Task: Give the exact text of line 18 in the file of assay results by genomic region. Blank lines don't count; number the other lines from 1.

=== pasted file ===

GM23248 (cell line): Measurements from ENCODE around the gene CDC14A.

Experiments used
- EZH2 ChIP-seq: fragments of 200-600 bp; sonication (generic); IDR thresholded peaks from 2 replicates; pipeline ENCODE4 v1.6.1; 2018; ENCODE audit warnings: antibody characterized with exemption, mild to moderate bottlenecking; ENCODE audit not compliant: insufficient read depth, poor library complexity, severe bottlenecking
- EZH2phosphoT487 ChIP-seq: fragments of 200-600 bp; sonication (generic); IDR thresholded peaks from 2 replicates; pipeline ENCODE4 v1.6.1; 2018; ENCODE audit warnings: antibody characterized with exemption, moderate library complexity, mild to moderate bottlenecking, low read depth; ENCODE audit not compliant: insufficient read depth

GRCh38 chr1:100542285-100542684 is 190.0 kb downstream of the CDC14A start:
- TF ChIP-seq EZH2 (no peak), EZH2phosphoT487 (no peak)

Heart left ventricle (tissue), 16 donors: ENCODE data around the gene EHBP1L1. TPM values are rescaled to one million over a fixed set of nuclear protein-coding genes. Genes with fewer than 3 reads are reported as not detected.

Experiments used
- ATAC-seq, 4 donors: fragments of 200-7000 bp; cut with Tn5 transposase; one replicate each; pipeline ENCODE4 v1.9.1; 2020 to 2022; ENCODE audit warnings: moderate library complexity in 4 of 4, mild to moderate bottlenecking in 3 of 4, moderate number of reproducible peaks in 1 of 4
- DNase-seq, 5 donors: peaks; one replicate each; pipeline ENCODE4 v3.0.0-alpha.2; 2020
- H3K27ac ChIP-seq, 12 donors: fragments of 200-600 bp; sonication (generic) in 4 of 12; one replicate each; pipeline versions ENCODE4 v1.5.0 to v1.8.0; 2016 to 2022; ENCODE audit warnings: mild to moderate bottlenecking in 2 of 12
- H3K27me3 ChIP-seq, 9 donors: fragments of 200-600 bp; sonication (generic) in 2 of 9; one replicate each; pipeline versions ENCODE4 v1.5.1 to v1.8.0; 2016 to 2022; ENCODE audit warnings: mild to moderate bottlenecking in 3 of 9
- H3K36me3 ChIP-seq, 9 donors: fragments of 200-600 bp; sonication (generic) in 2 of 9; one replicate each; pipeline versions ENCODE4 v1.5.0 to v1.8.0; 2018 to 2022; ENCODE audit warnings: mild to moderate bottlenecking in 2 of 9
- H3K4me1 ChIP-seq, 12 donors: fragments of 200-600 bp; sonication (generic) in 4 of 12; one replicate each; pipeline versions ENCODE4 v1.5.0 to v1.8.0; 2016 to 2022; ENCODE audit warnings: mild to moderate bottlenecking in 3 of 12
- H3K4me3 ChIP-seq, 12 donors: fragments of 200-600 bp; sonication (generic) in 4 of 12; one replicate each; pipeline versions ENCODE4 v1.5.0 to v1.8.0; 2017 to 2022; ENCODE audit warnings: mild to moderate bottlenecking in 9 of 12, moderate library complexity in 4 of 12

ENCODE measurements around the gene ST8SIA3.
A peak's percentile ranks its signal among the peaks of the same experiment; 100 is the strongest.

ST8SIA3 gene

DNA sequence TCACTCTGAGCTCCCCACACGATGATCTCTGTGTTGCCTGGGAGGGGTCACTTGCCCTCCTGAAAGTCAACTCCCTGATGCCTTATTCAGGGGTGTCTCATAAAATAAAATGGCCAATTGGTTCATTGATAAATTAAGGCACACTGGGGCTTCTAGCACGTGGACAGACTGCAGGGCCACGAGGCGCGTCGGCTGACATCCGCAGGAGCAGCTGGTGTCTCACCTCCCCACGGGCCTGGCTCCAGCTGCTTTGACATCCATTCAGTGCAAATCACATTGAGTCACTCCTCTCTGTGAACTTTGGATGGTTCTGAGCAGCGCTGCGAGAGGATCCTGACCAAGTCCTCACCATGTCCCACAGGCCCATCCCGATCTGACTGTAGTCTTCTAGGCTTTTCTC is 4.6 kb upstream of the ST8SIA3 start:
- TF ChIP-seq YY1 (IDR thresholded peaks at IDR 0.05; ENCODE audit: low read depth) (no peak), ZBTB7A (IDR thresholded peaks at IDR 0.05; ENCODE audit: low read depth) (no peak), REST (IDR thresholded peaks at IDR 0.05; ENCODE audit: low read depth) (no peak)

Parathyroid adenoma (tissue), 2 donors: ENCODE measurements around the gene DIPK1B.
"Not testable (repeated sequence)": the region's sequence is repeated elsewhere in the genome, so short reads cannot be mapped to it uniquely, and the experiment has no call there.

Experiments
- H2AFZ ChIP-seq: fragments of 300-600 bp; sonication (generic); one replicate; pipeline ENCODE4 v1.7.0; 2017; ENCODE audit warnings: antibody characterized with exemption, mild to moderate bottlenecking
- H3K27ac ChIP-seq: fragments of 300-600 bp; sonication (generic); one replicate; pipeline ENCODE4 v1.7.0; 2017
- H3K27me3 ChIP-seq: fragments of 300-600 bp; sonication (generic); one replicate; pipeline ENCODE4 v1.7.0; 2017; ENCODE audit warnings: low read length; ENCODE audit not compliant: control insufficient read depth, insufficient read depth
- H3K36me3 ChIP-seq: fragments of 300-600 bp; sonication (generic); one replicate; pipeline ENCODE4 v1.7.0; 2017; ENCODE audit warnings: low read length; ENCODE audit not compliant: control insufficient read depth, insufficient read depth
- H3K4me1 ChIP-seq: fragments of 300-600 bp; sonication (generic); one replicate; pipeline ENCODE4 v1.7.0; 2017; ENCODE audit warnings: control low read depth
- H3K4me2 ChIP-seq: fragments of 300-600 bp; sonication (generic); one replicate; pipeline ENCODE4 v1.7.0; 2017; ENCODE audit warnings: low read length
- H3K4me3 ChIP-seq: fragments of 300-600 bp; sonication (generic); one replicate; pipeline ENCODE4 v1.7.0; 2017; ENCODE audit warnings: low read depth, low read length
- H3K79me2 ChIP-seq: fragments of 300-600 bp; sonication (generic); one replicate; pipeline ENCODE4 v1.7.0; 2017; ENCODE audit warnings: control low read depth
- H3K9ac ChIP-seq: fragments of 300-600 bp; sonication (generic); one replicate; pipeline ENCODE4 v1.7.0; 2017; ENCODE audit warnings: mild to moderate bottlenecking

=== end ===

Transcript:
ST8SIA3 gene